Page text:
Florida is the largest recipient of refugees in the U.S, welcoming more than 62,000 refugees last year. That’s according to the Florida Department of Children and Families.
The vast majority of refugees came from Cuba and Haiti, while close to 3,000 arrived through the federal refugee resettlement program from conflict-plagued countries like Burma, Iraq, Syria and Sudan.
But those numbers could fall, under federal and state policies in the works. President Donald Trump’s executive order on March 6 would cap refugee admittance nationwide at 50,000 a year, a reduction from President Obama’s 110,000 target.
And a bill moving through the Florida House of Representatives would withdraw the state from the federal refugee program. Sponsored by Rep. David Santiago (R-Deltona), the Refugee Assistance Programs bill stems from concerns over purportedly lax refugee vetting.
On Feb. 16, the bill passed the Children, Families and Seniors Subcommittee with a favorable vote of 9 to 5.
During the discussion, Santiago said his proposed legislation would give Florida a stronger voice in who gets to come to the state.
“The state of Florida has continuously attempted to work with the feds to improve the [federal refugee] program, to ensure that refugees that are being placed in the state of Florida are identified, cleared and background checked where we feel comfortable before they come to the state of Florida,” Santiago said.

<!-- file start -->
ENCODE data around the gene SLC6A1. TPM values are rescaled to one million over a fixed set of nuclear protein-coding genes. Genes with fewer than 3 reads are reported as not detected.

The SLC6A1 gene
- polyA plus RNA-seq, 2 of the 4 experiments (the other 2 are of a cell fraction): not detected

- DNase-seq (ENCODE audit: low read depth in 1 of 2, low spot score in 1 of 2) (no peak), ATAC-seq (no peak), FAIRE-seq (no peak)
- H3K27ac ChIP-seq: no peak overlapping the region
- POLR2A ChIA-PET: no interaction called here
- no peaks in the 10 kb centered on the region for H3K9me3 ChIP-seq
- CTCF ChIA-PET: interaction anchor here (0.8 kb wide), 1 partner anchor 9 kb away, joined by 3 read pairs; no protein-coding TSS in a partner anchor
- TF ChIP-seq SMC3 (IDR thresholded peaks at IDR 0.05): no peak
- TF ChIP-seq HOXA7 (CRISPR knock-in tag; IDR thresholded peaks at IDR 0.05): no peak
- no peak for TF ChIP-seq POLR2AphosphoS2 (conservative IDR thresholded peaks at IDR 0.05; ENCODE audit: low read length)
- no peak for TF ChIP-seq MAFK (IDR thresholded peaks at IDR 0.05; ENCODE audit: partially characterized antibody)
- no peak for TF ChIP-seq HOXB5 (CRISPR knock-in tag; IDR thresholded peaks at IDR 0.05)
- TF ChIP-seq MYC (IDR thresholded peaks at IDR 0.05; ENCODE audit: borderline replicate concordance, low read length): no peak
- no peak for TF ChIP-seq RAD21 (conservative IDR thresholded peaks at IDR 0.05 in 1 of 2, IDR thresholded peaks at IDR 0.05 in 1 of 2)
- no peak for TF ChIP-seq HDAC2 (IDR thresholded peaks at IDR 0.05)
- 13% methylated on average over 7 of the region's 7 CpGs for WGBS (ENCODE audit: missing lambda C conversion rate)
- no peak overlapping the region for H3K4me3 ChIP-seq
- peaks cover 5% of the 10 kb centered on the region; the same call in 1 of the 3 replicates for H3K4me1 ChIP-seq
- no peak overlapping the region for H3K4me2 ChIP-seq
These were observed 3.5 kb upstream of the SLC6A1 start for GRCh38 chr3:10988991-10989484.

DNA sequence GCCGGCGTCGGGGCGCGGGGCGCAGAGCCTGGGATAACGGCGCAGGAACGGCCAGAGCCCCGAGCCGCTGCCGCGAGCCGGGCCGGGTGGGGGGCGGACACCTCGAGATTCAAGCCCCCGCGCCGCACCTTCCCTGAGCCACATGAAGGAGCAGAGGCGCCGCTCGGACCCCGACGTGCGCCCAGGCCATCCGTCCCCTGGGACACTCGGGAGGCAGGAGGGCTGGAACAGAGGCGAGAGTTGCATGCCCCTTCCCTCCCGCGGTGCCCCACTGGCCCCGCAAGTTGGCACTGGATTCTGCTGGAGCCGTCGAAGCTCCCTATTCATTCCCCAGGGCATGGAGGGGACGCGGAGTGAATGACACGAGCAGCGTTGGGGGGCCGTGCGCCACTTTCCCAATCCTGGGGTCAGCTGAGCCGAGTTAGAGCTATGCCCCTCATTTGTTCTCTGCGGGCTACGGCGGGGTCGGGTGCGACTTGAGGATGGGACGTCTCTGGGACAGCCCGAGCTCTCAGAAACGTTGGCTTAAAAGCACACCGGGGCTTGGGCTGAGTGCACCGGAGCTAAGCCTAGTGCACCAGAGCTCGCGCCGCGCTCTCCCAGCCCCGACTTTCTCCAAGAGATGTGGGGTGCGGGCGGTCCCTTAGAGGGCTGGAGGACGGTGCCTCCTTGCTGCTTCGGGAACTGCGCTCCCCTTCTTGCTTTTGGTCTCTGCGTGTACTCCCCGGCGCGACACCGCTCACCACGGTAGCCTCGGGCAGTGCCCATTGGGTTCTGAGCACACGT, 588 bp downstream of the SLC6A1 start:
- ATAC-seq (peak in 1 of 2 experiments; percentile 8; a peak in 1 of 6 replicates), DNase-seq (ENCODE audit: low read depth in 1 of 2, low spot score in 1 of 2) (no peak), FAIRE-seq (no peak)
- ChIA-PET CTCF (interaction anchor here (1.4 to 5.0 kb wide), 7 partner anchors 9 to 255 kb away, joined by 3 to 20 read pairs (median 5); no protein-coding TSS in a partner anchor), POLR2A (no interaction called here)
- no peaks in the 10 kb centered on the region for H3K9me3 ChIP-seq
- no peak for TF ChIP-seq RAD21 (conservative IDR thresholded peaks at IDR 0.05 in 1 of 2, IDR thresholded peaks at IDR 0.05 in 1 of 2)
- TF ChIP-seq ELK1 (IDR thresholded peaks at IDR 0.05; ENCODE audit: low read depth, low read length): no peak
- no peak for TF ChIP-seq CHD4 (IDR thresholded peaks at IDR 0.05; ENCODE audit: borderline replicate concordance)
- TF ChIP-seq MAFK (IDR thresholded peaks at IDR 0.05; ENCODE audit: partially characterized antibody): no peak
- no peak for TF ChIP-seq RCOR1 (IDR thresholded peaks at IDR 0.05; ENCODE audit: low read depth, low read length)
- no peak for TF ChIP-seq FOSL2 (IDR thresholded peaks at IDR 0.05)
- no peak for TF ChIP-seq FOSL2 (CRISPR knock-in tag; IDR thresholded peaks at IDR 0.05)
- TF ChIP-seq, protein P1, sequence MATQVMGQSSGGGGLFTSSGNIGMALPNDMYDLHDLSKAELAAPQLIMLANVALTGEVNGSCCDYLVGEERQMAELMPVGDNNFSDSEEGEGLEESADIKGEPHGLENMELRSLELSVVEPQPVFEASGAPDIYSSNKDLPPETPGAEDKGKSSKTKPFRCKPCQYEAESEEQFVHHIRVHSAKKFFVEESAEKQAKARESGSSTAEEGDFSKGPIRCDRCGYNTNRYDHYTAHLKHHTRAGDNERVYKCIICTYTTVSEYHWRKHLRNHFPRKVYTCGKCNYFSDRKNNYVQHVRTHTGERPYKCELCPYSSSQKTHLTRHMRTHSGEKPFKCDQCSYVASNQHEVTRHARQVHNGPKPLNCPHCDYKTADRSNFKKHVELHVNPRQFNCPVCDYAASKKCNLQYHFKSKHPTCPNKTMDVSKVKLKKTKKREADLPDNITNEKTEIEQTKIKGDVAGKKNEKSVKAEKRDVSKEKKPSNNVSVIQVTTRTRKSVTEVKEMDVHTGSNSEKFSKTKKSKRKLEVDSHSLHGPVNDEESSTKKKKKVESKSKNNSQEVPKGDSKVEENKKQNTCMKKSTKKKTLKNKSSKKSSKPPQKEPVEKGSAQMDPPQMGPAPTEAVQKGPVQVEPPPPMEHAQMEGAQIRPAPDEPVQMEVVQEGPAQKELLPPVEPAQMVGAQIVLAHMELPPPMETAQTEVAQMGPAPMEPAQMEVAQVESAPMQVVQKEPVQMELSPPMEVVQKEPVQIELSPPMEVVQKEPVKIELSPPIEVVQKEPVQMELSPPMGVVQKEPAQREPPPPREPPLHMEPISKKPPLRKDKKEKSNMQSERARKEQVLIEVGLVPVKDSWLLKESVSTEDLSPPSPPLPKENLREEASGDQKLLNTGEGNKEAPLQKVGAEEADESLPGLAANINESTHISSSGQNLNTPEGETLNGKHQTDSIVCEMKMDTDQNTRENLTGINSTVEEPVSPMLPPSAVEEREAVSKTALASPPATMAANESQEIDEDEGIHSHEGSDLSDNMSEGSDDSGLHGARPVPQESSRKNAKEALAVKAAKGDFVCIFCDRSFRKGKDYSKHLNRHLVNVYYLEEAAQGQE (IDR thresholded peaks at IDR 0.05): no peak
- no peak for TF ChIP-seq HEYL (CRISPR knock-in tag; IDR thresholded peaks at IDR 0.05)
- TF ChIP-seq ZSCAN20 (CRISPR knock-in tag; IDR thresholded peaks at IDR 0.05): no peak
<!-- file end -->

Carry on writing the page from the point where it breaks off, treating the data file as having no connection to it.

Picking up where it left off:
Wariness about federal refugee policy spiked after the Paris attacks of November 2015, when one of the perpetrators allegedly entered France posing as a Syrian refugee. At the time, Florida Gov. Rick Scott quickly indicated the state’s opposition to accepting Syrian refugees. States, however, have no authority to prevent the federal relocation of refugees on their territories.
In 2016, the State Department resettled over 600 Syrian refugees in Florida. They underwent screening procedures that are more extensive and stringent than for other nationalities. Despite the slew of refugee background and security checks that can take up to two years, some lawmakers question the capabilities of federal agencies to vet rigorously.
“I am not waiting for something to happen before I act,” Santiago said in the February meeting. “This is a proactive move to fix areas that have been clearly identified by experts on many levels that the program has its flaws.”
Not everyone, though, finds the vetting program insufficient. Travis Trice, church mobilizer at World Relief Jacksonville refugee resettlement office, said refugees are the most thoroughly screened travelers to the U.S.
“Some people would compare it to torture,” Trice said. “I have heard one lady, she said, ‘It was like being tortured.’ Not physically, but, of course, the process is long, it is intimidating. There are even parts of the vetting process that they do not tell us on purpose. There is sufficient vetting.”
And pulling Florida out of the federal refugee program may not make the state more secure because it would not constitute a ban on refugee relocation to the state. It would only halt Florida’s involvement in funneling federal funds to local resettlement agencies, which in the last fiscal year amounted to more than $250 million.
And while state aid for those efforts would likely dry up, federal funds would not necessarily be lost. A nonprofit agency could assume Florida’s role as financial intermediary between the federal government and resettlement offices.
If House Bill 427 passes Florida would follow a dozen other states that have already exited the federal refugee program. It’s currently in the House Health and Human Services Committee and has no companion bill in the Senate.